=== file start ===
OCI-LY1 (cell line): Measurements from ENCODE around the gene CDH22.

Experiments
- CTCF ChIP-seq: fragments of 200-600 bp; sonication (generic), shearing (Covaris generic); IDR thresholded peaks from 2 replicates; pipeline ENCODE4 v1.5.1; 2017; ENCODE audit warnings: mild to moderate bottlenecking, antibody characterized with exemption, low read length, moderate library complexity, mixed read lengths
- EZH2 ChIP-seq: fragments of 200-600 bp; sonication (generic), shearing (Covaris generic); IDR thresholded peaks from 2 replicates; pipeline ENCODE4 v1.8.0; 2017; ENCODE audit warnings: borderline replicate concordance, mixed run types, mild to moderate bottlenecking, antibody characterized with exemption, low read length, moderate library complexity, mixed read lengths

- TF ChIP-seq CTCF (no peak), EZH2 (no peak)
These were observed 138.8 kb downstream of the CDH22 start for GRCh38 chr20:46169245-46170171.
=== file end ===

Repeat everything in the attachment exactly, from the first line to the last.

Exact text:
OCI-LY1 (cell line): Measurements from ENCODE around the gene CDH22.

Experiments
- CTCF ChIP-seq: fragments of 200-600 bp; sonication (generic), shearing (Covaris generic); IDR thresholded peaks from 2 replicates; pipeline ENCODE4 v1.5.1; 2017; ENCODE audit warnings: mild to moderate bottlenecking, antibody characterized with exemption, low read length, moderate library complexity, mixed read lengths
- EZH2 ChIP-seq: fragments of 200-600 bp; sonication (generic), shearing (Covaris generic); IDR thresholded peaks from 2 replicates; pipeline ENCODE4 v1.8.0; 2017; ENCODE audit warnings: borderline replicate concordance, mixed run types, mild to moderate bottlenecking, antibody characterized with exemption, low read length, moderate library complexity, mixed read lengths

- TF ChIP-seq CTCF (no peak), EZH2 (no peak)
These were observed 138.8 kb downstream of the CDH22 start for GRCh38 chr20:46169245-46170171.